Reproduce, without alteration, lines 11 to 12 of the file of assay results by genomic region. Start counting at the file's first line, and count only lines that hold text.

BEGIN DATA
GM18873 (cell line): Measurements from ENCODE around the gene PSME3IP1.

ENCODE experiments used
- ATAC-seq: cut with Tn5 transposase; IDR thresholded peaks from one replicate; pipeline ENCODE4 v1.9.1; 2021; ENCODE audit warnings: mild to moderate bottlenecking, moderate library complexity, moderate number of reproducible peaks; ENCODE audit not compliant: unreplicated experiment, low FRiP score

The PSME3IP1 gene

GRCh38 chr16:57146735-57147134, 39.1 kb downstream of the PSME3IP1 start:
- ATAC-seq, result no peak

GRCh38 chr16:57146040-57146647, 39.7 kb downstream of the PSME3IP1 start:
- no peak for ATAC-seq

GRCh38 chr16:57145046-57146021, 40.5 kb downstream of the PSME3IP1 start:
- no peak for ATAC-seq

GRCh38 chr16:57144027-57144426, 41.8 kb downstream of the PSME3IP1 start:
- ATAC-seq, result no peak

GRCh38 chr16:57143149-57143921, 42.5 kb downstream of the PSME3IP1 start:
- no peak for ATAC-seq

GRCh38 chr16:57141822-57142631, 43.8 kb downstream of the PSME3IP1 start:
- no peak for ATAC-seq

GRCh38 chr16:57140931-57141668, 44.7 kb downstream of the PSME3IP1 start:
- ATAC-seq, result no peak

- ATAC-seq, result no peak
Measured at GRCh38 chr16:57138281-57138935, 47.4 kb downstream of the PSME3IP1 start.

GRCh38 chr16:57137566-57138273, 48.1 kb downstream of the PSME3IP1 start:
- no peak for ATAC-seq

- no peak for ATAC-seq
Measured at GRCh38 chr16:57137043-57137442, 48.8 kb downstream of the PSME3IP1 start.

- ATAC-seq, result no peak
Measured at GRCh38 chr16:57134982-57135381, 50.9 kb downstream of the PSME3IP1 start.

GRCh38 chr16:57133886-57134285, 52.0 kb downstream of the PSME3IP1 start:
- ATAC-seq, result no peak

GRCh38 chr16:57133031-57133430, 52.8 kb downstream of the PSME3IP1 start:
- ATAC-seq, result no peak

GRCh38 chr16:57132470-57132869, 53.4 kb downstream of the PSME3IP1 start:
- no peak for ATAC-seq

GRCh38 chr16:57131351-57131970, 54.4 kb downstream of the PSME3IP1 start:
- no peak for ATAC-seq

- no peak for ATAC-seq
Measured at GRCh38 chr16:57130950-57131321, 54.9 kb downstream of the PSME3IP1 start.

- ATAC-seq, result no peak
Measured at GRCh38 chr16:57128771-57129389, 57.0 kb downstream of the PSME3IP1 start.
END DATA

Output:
GRCh38 chr16:57144027-57144426, 41.8 kb downstream of the PSME3IP1 start:
- ATAC-seq, result no peak